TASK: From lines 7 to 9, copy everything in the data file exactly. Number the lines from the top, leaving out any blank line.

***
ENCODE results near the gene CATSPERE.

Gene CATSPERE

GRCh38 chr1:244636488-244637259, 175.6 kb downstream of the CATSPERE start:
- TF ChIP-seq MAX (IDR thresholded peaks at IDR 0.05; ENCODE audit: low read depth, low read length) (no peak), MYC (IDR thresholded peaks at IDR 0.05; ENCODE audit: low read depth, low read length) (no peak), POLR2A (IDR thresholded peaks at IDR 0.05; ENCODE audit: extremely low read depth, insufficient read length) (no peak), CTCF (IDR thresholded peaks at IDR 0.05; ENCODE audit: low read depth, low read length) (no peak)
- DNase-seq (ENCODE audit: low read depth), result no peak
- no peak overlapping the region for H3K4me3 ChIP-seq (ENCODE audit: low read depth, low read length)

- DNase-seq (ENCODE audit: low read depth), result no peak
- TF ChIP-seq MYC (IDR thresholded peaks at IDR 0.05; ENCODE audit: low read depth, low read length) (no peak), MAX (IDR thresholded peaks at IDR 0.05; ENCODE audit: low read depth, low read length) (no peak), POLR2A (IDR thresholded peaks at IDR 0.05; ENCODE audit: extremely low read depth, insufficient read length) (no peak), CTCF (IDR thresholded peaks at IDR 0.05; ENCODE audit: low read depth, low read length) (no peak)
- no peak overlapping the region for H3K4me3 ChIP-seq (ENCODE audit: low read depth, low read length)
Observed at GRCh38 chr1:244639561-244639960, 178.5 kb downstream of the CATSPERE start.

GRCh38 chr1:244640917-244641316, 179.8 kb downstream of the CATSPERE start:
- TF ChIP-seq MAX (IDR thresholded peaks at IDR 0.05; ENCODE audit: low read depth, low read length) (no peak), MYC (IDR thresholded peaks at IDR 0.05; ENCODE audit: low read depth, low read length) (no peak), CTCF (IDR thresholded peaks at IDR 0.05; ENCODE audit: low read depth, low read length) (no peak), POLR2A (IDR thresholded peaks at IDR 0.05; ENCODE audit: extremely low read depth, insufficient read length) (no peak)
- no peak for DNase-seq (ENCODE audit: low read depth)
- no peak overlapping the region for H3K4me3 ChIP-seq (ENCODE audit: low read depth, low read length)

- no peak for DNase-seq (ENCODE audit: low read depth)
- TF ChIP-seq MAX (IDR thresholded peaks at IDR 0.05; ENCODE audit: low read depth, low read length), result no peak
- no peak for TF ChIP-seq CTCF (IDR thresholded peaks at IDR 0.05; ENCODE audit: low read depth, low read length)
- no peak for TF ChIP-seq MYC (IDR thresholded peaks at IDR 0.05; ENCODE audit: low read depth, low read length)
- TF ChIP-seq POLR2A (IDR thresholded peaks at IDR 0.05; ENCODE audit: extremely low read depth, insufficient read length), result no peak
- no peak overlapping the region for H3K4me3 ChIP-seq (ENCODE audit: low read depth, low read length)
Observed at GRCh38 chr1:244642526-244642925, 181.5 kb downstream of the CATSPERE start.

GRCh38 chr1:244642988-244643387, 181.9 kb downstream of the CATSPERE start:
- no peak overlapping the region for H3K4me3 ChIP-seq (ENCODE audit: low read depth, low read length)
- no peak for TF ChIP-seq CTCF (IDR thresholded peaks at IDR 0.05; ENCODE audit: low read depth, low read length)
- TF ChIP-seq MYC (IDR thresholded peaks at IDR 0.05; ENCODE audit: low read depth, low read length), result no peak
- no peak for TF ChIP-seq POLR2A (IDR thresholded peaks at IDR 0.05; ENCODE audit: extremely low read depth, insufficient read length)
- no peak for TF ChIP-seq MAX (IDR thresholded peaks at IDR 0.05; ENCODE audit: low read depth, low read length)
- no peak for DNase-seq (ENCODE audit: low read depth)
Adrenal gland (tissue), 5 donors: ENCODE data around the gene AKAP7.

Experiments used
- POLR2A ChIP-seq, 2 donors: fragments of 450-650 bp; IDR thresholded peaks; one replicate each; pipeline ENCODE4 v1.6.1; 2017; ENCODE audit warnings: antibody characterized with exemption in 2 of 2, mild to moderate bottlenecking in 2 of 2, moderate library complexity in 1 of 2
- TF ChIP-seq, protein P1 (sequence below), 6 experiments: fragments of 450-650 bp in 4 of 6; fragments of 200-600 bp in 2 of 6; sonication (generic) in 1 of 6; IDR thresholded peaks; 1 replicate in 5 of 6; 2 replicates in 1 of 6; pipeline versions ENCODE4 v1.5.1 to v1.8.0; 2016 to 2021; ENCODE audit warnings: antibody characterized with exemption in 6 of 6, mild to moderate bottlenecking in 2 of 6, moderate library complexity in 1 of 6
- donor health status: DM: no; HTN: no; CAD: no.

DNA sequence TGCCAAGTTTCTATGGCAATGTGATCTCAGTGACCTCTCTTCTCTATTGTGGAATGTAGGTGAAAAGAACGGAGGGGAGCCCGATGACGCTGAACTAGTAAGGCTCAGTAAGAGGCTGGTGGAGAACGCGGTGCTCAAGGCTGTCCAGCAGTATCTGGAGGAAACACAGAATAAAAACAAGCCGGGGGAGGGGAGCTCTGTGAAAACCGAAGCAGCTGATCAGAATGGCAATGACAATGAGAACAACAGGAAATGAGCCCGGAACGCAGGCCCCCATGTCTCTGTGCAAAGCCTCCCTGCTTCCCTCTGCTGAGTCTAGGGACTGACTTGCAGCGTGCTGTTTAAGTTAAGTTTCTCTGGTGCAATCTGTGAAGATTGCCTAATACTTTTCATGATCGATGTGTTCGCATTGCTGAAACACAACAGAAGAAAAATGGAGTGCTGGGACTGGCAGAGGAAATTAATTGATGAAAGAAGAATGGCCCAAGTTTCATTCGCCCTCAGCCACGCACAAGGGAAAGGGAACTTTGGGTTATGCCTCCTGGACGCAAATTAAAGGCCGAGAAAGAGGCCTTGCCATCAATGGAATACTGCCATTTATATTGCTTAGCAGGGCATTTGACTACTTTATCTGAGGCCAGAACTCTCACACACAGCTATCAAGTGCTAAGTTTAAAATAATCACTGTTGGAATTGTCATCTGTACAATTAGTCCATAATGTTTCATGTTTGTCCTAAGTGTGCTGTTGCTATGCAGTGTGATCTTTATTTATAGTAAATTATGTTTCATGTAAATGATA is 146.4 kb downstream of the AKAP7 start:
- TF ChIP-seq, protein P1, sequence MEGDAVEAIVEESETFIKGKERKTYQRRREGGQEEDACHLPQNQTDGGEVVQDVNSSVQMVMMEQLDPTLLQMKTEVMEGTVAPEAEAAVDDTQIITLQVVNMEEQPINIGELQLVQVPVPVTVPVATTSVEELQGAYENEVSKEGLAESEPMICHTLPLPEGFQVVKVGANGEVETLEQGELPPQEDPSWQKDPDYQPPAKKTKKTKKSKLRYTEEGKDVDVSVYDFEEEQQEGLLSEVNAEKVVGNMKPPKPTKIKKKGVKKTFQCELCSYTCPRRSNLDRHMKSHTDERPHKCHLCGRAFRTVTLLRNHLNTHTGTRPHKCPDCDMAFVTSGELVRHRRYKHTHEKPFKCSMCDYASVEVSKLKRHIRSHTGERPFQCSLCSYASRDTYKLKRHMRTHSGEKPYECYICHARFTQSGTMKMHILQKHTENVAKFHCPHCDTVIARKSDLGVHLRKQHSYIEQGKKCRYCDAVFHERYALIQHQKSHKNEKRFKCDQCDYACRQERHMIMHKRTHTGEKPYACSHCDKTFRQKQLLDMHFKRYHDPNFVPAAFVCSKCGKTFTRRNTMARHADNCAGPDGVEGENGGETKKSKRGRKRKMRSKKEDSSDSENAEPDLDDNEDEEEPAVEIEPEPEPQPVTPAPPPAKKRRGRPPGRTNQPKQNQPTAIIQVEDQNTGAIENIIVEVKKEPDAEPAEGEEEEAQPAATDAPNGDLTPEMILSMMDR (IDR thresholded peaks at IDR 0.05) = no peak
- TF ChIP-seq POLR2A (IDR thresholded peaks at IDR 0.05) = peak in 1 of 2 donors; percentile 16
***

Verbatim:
- DNase-seq (ENCODE audit: low read depth), result no peak
- TF ChIP-seq MYC (IDR thresholded peaks at IDR 0.05; ENCODE audit: low read depth, low read length) (no peak), MAX (IDR thresholded peaks at IDR 0.05; ENCODE audit: low read depth, low read length) (no peak), POLR2A (IDR thresholded peaks at IDR 0.05; ENCODE audit: extremely low read depth, insufficient read length) (no peak), CTCF (IDR thresholded peaks at IDR 0.05; ENCODE audit: low read depth, low read length) (no peak)
- no peak overlapping the region for H3K4me3 ChIP-seq (ENCODE audit: low read depth, low read length)